And now, conveniently enough, the five books I gave five stars at the time of reading this year! Three have actually held their spot since the middle of the year so I’m pretty happy that my love for those wasn’t short lived. Strangely, I seem to have real hotspots! I read a fairly weighty 3 of these books in September and another 3 in April. Either I’m more generous in those months or lucky!

Onto the top five…

5.  Days of Blood and Starlight by Laini Taylor (Finished: 27 April) – YA gets a bit of a battering sometimes, with YA fantasy coming off particularly badly. It would be doing Days of Blood and Starlight a bit of a disservice then to just say that it’s good YA fantasy. Because honestly, it’s just good! The series is about a huge war between angels and ‘revenants’/demons, with necromancy, torture and other horrors thrown in for good measure. There’s a romantic sub-plot that’s tangled and not the usual YA boy-meets-girl-instalove and the way Taylor writes friendships is just fabulous. It’s a far cry from the YA fantasy of the early 2010s and writing this makes me realise how ridiculous it is that I still haven’t finished this series!

4.  Wakenhyrstby Michelle Paver (Finished: 07 September) – Paver is one of my auto-buy authors and Wakenhyrst did not disappoint. A looming, deteriorating mansion on the Fens, creepy goings on, the religious ramblings of a man whose sanity we rapidly start to doubt and a young woman at the middle of the story that is hard not to sympathise with. Who doesn’t like a sinister story set in a crumbling old house with supernatural undertones and secrets galore in the winter?! I’m not sure that I’d go so far as to call it a ghost story but if you like ghost stories, I’m sure you’ll love this.

3.  The Fifth Season by N. K. Jemisin (Finished: 11 August) – I seem to have read and loved a lot of crowd pleasers this year! The Fifth Season is the opening novel in Jemisin’s seemingly much-loved and hugely successful Broken Earth trilogy. The world that this trilogy is set in is tumultuous and prone to being ripped apart by huge natural disasters. Orogenes, those that have some power over the earth, are feared and enslaved, ‘protected’ by Guardians. When you look at it from afar, the picture that Jemisin is painting of race and slavery is fairly clear but it doesn’t feel heavy handed or clunky while you’re reading. Quite the opposite. The pacing is fantastic and the three storylines woven together perfectly. I personally didn’t see the ending coming and I did a fair amount of shock faces while it all played out. I’m really looking forward to getting to the next 2 books for 2020!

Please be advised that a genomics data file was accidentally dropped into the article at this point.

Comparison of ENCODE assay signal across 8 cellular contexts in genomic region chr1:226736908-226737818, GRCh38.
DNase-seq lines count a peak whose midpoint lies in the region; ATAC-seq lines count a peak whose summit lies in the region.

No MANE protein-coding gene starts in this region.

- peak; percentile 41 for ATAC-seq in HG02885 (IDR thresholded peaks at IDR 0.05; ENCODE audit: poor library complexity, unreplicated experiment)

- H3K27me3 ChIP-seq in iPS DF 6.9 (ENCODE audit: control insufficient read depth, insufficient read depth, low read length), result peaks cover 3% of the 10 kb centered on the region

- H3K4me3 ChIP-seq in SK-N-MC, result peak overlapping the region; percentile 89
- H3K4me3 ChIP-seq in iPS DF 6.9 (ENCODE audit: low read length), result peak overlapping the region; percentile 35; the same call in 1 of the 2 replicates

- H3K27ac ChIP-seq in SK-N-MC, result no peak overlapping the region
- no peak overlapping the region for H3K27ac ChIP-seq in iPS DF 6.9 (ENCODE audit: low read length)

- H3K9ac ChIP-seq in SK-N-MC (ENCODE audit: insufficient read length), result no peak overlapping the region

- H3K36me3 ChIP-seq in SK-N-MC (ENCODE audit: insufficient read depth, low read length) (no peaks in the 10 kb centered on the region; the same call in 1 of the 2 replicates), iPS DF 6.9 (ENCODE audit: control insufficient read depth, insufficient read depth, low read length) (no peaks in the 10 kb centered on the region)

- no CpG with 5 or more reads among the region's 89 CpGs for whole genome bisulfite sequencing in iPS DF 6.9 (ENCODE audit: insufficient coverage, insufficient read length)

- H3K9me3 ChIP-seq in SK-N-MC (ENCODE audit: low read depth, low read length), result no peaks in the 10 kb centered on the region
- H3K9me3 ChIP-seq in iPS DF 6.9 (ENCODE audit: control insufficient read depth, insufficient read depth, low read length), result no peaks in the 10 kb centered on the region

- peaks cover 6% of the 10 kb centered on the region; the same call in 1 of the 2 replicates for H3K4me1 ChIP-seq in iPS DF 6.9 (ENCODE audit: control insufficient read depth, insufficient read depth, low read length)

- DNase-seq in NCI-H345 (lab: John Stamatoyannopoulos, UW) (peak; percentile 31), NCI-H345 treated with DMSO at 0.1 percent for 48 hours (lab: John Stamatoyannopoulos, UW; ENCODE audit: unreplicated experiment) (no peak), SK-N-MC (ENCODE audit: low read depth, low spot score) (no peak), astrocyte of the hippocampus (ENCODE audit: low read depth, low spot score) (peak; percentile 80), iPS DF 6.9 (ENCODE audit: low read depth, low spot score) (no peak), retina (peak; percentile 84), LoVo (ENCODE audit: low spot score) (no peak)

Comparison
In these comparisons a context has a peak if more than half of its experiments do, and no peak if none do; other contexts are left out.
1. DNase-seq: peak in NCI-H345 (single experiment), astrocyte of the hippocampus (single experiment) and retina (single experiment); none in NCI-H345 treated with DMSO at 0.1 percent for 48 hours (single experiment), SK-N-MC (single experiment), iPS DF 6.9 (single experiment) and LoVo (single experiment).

2.  The Wicked Cometh by Laura Carlin (Finished: 19 January) – The oldest entry to the list at only the fourth book I read this year. When I included it in my mid-year favourites list, I thought that it was fairly noteworthy that it had hung on until July. That I still remember it so clearly, and still love it as much, easily earns it a second spot on this list. If you’re a historical fiction fan, this should be on your to read list. It’s gothic and gloomy and atmospheric and everything you could possibly want from a novel set in 1830s London.

1.  Exit West by Mohsin Hamid (Finished: 22 June) – In a way, I wish that this book still didn’t feel quite so relevant. And yet, six months after I’ve finished it, it still feels like a book that everybody should be required to pick up. The writing is just stunning. Sparse and simple but absolutely flooring. If you somehow still haven’t heard of it, it recounts Nadia and Saeed’s decision to leave their increasingly war-torn home country and the pain it causes them, following them as they struggle to find a new country to call home. The challenges they face in their potential new communities were disappointingly familiar but what really struck me was how well Hamid relays the small struggles that his characters face. The simple pleasure of a hot shower in a private room with a soft towel. The grief of thinking you’ve found a home only to be forced to move on again by small-minded locals. The power of the smell of familiar cooking when you’re far from what you know. It’s beautiful and crushing. My copy got wet when a bottle of water leaked on it in a backpack while we were on holiday and I still couldn’t bear to throw it away. Nor will I ever.

And that’s it! The ten best books I’ve read in 2019! I hope you all had an amazing reading year. Let me know your favourites in the comments so I can hopefully pick up some recommendations for 2020.